BLOG: Elaine Jewkes on reducing ammonia emissions from agriculture

Clean Air Strategy 2019_60200

In this blog, Elaine Jewkes, director at British Grassland Society outlines the issue of ammonia emissions in agriculture and explains the political push for reductions to meet targets. 

She writes…

The UK is bound by international legal agreements to reduce the emissions of ammonia to the air. Based on 2005 levels a reduction of 8% is required by 2020, with a more ambitious requirement to show a 16% reduction by 2030.

Whilst emissions of many atmospheric pollutants, for example sulphur dioxide, have decreased markedly in recent decades, ammonia has declined much less and in 2016 even showed an increase. This means that it is likely to come under the spotlight as the UK looks to reach its targets for reduction. Agriculture accounts for 88% of the UK’s ammonia emissions and so taking action by implementing some good practice measures may help reduce the intensity of the spotlight.

Why is it a problem?

Ammonia (NH3) is lost to the atmosphere from slurries, manures, fertilisers containing ammonium or urea and other organic nutrient sources such as digestate. It causes two main problems; it mixes with other pollutants to form ‘particulate matter’ – tiny particles of pollutants that result in poor air quality and can cause respiratory problems. When deposited back from the atmosphere it can acidify soil, as well as adding nitrogen to sensitive landscapes, resulting in declines in biodiversity.

Although manures and slurries are a major source, it’s not just a livestock problem. Arable agriculture contributes through use of fertilisers and organic nutrient sources.

What can be done?

The good news is that many of the options for reducing ammonia losses can also be cost-effective in terms of nutrient use and management. After all, N that’s going into the air isn’t going into the grass!

There are many ways this can be achieved. Reducing the source – that is, the amount of N that could be lost as ammonia – is perhaps the first. So, for fertilisers and manures, ensuring that they are used according to a nutrient management plan and in conjunction with up-to-date soils test results will help to ensure that only the nutrients needed are applied. Feeding should be at optimum protein level to minimise N excretion and appropriate to the age or growth stage of the animal. Obtaining advice from a FACTS and/or FAR qualified advisor for fertilisers and feed can help with this.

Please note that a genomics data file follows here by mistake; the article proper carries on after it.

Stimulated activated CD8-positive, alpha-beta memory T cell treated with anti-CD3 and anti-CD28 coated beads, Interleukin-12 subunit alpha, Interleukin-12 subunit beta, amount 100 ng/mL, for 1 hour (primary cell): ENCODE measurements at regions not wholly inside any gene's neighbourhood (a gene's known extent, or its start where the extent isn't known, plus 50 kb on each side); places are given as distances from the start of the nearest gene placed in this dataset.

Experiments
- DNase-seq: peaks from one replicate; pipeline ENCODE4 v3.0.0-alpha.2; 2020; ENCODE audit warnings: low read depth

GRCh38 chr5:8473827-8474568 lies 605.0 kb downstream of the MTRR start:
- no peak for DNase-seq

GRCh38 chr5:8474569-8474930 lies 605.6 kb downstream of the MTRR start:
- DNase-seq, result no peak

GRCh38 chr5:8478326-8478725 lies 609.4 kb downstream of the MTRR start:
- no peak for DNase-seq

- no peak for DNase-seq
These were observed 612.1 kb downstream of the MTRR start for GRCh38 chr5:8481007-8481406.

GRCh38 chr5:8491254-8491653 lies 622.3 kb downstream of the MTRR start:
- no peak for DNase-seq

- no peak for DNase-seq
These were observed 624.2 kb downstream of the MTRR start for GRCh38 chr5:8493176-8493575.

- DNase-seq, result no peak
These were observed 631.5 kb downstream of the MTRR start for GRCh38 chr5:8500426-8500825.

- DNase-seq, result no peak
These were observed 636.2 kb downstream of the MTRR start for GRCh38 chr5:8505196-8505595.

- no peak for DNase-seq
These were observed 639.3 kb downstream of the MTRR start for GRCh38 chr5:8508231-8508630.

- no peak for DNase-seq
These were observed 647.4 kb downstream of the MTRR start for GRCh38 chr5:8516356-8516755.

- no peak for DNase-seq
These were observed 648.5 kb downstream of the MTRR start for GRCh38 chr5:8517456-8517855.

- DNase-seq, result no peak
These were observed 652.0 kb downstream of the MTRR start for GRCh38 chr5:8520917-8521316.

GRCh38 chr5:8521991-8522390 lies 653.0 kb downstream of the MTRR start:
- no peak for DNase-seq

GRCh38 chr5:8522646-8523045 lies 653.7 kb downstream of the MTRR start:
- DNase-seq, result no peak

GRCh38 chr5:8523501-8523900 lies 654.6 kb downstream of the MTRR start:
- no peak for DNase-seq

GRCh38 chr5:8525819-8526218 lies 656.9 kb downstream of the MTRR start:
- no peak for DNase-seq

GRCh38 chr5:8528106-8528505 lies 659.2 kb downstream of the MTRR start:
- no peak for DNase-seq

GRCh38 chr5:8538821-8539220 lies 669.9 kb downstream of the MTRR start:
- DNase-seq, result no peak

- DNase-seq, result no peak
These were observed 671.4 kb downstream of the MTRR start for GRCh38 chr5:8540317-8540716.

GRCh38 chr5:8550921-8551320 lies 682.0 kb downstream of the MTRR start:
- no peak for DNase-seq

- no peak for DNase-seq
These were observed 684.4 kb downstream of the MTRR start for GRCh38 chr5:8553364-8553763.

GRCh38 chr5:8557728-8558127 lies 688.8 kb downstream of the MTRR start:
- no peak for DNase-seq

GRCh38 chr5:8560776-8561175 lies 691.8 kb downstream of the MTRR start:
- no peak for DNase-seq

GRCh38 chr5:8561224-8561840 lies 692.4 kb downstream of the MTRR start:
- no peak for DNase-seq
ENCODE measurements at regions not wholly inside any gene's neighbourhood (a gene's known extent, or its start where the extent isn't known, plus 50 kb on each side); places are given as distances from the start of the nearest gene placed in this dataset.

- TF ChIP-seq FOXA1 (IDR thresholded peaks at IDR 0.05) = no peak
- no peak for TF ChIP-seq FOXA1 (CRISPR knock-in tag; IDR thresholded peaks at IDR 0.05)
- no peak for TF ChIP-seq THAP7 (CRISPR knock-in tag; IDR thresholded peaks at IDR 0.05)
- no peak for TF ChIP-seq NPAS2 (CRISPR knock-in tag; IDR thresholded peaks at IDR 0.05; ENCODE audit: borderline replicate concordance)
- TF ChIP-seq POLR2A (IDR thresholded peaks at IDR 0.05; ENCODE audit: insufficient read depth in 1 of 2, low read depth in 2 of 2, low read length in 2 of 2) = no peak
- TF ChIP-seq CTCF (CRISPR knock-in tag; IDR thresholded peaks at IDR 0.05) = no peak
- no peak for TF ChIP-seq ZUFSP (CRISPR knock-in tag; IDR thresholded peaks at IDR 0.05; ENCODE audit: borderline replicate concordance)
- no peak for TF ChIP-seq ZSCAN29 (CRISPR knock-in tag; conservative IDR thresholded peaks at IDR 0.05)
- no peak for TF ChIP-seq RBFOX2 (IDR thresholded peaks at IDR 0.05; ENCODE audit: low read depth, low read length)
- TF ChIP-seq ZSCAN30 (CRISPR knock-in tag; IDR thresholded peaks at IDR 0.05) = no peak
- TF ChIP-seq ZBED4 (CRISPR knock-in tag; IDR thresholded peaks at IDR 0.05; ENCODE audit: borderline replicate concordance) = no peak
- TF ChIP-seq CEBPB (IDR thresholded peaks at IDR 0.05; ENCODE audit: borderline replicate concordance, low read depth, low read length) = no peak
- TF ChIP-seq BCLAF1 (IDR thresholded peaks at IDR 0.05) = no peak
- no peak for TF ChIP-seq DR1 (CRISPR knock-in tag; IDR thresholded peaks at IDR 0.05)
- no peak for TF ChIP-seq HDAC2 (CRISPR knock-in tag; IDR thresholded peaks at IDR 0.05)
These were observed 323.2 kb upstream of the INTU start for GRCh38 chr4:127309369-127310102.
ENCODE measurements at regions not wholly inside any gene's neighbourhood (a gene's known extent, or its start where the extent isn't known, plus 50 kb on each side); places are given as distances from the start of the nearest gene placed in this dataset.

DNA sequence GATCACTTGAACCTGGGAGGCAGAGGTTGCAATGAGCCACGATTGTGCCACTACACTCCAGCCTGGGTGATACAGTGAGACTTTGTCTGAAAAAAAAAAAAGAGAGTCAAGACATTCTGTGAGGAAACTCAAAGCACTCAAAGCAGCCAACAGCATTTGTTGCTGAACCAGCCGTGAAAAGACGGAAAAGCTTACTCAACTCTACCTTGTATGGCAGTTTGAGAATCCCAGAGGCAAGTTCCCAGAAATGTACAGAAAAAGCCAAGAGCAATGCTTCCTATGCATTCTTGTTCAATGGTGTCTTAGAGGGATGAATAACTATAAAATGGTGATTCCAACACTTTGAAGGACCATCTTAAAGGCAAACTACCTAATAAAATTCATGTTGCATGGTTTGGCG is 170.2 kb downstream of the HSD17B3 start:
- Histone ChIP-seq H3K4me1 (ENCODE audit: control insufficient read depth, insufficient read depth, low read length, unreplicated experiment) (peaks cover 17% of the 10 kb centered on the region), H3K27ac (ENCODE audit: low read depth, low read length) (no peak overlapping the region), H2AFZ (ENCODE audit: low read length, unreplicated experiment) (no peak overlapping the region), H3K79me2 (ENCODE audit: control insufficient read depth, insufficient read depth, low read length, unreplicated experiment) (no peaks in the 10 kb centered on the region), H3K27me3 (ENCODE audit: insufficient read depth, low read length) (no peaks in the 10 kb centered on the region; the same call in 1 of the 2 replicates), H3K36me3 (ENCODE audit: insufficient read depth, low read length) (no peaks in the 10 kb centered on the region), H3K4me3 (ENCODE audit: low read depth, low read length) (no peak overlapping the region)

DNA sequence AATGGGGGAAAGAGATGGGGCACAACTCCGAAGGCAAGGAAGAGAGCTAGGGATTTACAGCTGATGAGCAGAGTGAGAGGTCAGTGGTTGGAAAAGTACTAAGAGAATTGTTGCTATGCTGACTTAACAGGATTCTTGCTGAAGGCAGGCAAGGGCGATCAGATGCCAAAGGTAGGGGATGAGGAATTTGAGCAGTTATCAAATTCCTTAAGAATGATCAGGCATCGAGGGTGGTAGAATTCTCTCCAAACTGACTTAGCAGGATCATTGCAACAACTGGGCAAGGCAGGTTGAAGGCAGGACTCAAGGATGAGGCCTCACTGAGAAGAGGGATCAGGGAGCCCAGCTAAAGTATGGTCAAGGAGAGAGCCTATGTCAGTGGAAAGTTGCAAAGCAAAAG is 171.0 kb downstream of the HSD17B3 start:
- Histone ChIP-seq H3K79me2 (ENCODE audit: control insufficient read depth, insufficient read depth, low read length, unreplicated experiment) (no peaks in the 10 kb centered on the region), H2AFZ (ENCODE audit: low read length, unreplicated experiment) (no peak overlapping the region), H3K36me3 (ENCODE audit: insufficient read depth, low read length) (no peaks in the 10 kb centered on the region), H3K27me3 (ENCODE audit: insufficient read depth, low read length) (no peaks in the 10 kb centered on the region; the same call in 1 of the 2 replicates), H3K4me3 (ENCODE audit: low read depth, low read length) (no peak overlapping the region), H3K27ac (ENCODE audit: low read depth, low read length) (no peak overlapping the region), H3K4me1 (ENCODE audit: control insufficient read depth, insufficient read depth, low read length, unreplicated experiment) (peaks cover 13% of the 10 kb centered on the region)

These cost-effective measures mean that fertiliser and manure nutrients will be used in an integrated way and that no more N, whether as feed or fertiliser, will be put into the system than is necessary, which could also reduce costs.

Housing and storage of slurries and manures are a primary source of ammonia. Reducing the amount of, or time that, slurry or manure is exposed will reduce emissions. This means keeping housing and collection areas as clean as feasible, with regular and effective scraping and washing of collection areas. Washing has the downside of creating more dilute slurry so is best used in conjunction with scraping to reduce the amount of water needed or limited to specific areas.

Minimising losses from storage relies on reducing the area of slurry or manure exposed to the air. Slurry lagoons and tanks can be covered; there are various types of cover available including flexible and rigid tank covers and floating covers for lagoons. Allowing a lagoon to form a crust does help reduce emissions during the storage period but stirring the slurry afterwards can result in losses. Slurry bags are also worth consideration as a flexible form of storage.

Whilst these measures have a cost, they retain N in the system and can help to reduce storage requirements by reducing dilution by rainfall. This can make it easier to store slurries for longer and utilise the nutrients more effectively.

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Spreading is the other principal loss route and again, minimising the area of slurry exposed to the air helps. So, low-trajectory methods such as injection, trailing shoe or dribble bar are better than a splash plate. They also keep the grass cleaner and reduce odour, so it’s a win-win. Like covers, they do have a cost but the benefits of cleaner more palatable swards and retention of N in the soil can ultimately be very worthwhile. Where possible, such as on tillage, solid manures should be incorporated quickly.

Accurate spreading whether of fertiliser or manures is the other part of this equation – knowing how much you are applying and spreading it evenly is vital.

Find out more…

reducing ammonia emissions on livestock and arable farms_60855

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